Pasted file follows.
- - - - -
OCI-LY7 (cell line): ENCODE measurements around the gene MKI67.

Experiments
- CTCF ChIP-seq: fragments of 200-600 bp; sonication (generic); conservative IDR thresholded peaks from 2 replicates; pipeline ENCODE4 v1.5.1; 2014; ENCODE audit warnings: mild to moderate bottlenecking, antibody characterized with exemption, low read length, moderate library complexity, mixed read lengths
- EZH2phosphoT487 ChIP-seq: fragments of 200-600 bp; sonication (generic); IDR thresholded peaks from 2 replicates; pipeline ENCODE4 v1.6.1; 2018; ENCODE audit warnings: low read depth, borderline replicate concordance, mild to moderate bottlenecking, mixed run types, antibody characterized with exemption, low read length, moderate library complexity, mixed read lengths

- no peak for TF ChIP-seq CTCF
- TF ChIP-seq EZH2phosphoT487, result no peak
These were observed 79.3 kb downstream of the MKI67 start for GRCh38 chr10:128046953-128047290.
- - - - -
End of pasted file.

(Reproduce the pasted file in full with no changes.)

OCI-LY7 (cell line): ENCODE measurements around the gene MKI67.

Experiments
- CTCF ChIP-seq: fragments of 200-600 bp; sonication (generic); conservative IDR thresholded peaks from 2 replicates; pipeline ENCODE4 v1.5.1; 2014; ENCODE audit warnings: mild to moderate bottlenecking, antibody characterized with exemption, low read length, moderate library complexity, mixed read lengths
- EZH2phosphoT487 ChIP-seq: fragments of 200-600 bp; sonication (generic); IDR thresholded peaks from 2 replicates; pipeline ENCODE4 v1.6.1; 2018; ENCODE audit warnings: low read depth, borderline replicate concordance, mild to moderate bottlenecking, mixed run types, antibody characterized with exemption, low read length, moderate library complexity, mixed read lengths

- no peak for TF ChIP-seq CTCF
- TF ChIP-seq EZH2phosphoT487, result no peak
These were observed 79.3 kb downstream of the MKI67 start for GRCh38 chr10:128046953-128047290.